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The Missing Tusk

Interventions at Wells & Mendip Museum

As a member of the Somerset Guild of Craftsmen I had the opportunity to make a new piece of work for  this exciting exhibition which is in conjunction with Wells Art Contemporary

Inspired by the artifacts in the Wells and Mendip Museum, local artists and craftsmen have placed new and exciting work alongside the Museum displays.

I had the privilege of helping museum staff to move some of the ancient exhibits from the case and back again whilst they displayed my tusk. I didn’t touch the actual Woolly Mammoth tusk shown in the front of the picture here, I was afraid it would turn to dust, it is so old it looks like a rotting tree.

My new piece of work is inspired by the remains of a Woolly Mammoth tusk whilst questioning the ethics of scientists as they plan to re-introduce the Woolly Mammoth to the Tundra.

The “Woolly Mammoth Project” that’s in progress in the USA explains that scientists hope one day to re-introduce the woolly mammoth to the Tundra by copying DNA from the mammoth genome into living elephant cell cultures and growing them from artificial embryos. This could take many years as they have to find all the DNA from fossilized remains of Woolly Mammoth found under the melting ice in the Antarctic and sequence them to find the genes in order to make the cells.

If they are successful they believe that the huge animals could help to tackle the problem of the warming climate. By trampling and scraping the ground the animals help to compact the snow pushing it further into the ground allowing deeper freezing of the permafrost during winter. Scientists also believe that ancient DNA might hold secrets that could aid modern medicine or tackle a recent elephant virus.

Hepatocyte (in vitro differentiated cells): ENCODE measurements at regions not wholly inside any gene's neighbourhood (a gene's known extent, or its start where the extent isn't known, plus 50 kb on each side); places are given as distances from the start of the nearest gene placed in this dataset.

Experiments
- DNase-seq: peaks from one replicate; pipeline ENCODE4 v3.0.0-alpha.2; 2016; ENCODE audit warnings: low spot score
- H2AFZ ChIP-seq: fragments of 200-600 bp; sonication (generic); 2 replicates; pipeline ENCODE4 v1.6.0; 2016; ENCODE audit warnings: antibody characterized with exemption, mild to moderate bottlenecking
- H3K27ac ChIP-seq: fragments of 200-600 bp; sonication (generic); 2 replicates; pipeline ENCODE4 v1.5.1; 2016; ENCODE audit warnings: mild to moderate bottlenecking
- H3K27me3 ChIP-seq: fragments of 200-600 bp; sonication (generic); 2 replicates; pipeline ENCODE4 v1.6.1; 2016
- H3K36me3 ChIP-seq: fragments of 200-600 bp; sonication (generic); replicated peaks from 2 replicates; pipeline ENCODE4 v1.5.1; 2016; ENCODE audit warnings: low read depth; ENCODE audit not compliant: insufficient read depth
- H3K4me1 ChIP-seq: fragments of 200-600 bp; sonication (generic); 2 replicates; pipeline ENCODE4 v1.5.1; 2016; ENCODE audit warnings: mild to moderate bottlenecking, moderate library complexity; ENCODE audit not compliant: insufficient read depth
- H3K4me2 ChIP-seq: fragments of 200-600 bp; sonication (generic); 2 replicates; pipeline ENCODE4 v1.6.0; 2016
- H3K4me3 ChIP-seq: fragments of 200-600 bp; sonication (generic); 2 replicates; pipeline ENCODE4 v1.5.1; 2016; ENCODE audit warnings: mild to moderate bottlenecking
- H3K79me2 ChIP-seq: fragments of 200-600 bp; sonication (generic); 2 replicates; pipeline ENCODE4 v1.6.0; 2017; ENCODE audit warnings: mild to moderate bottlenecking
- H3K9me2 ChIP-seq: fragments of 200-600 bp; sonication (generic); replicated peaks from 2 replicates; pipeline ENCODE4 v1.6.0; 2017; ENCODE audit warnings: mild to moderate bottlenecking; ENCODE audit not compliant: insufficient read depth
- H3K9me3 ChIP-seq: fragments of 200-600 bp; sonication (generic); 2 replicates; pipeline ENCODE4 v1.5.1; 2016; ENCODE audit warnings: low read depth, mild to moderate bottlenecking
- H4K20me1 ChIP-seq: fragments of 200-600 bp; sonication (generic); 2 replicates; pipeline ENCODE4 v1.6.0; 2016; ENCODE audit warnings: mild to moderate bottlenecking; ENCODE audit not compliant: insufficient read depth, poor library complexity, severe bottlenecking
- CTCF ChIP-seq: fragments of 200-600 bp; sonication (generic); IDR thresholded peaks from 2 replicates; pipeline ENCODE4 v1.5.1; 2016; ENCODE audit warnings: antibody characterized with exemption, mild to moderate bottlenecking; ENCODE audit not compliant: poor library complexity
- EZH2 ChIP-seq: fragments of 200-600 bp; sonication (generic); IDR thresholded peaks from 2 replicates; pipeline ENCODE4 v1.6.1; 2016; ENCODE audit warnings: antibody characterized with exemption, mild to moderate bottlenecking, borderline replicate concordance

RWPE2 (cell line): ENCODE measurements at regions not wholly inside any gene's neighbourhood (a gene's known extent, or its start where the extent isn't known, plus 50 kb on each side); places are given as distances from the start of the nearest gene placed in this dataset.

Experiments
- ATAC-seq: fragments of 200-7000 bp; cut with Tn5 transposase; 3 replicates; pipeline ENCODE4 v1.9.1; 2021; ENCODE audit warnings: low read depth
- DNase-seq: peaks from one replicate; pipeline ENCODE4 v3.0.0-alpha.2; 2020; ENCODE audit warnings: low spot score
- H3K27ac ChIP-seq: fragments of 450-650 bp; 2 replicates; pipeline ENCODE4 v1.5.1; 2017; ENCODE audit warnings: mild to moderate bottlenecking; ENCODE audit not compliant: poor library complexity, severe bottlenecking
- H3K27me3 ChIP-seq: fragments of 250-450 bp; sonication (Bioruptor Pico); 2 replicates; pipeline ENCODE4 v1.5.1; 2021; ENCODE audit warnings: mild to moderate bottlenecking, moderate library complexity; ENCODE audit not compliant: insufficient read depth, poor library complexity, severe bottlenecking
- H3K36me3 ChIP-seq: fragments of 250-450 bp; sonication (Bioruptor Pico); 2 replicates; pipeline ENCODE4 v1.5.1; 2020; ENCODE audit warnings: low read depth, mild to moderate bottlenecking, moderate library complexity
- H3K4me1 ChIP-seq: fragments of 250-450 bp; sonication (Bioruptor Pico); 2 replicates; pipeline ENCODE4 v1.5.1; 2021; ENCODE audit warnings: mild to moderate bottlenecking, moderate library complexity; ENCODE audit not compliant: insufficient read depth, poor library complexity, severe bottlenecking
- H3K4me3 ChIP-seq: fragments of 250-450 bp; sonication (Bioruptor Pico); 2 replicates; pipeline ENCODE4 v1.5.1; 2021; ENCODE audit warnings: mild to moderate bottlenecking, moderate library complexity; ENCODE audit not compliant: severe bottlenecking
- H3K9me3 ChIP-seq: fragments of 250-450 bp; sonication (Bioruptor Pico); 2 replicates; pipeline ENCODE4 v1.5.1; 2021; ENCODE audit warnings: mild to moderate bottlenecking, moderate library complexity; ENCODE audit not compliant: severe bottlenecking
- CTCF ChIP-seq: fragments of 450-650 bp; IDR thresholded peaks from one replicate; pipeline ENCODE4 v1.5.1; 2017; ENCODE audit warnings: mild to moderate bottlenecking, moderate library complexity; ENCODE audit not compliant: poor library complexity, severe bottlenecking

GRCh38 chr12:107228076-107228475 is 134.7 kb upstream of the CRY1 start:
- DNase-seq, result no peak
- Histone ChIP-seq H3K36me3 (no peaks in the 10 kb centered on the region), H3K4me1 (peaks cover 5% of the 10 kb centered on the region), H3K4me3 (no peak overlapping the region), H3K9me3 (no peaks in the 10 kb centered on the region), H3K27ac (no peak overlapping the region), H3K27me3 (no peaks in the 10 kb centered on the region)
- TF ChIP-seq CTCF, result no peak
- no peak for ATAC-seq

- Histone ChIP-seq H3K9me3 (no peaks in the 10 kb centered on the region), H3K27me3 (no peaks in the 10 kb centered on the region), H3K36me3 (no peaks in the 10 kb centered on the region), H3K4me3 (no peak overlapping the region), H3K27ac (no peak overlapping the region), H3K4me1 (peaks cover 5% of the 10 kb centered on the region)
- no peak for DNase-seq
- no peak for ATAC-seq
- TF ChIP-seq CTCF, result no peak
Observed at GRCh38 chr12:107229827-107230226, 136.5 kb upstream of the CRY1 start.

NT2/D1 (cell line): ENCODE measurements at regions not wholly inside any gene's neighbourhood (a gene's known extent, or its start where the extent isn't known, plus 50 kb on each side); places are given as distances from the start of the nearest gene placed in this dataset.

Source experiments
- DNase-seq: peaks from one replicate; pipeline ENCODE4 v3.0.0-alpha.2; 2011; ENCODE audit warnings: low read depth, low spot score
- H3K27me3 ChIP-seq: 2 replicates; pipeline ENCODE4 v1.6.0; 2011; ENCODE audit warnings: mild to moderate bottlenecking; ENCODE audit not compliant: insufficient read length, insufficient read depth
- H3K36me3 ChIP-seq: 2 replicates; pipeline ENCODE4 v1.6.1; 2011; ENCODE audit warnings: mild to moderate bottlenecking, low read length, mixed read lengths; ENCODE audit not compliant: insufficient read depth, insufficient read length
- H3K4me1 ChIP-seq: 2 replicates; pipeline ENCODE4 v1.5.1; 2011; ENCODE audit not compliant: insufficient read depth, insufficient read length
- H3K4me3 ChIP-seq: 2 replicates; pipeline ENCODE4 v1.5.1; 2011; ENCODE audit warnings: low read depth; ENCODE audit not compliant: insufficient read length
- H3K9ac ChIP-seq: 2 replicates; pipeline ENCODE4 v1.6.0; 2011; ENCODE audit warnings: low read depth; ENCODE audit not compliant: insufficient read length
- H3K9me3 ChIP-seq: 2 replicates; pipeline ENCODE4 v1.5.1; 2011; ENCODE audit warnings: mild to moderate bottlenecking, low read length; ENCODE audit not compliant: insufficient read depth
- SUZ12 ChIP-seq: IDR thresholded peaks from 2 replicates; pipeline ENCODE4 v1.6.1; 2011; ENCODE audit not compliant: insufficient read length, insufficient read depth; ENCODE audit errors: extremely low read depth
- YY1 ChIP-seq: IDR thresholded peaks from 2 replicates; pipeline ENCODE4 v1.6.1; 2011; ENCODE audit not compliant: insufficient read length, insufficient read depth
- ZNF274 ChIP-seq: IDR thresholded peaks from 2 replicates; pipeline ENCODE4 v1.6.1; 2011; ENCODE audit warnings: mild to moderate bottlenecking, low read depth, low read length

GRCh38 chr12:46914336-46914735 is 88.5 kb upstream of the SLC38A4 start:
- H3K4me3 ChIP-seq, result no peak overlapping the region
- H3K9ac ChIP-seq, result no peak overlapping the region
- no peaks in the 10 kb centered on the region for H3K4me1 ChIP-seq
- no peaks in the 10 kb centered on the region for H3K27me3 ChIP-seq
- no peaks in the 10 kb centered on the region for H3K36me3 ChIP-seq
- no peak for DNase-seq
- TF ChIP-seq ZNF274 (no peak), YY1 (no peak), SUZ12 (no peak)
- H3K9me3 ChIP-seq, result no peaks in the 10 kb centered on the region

Personally I feel excited by the prospect of these ancient creatures living again, however I am skeptical that they can live in a warming climate and I’m not easy with the ethics of it. I also wonder what diseases and viruses they could bring back along the way.

Recent research has suggested that the woolly mammoth had lots of mutations in it’s genome, (some were good like it’s subsequent ability to survive in freezing temperatures) but many of them were bad and may have led to it’s extinction.

My tusk reveals the inside of the structure, drawing comparisons with Mammoth fossilized remains and the proposed reconstruction.

A small golden woolly mammoth is hidden inside a hole ( the hole represents the circular cut a scientist performs to extract DNA from the marrow.)

The small model of the mammoth is missing a tusk and part of a leg to suggest an incomplete gathering of DNA.

Where there are mutations is it possible body parts might grow elsewhere?

Can you find the missing tusk?

(details of photos will help!)

The Missing Tusk

(wire, fibreglass mesh, cement, gilded metal leaf glass, gilded metal leaf, marble, gilded rubber mammoth toy, gold lipped oyster shell)

Wells & Mendip Museum

8 Cathedral Green


Somerset BA5 2UE

6 – 21st October 2018

If you enjoyed reading this post perhaps you would like to buy me a coffee …

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  1. Hi Kate! Love your tusk – away next week but will go up to the Ex the following week!

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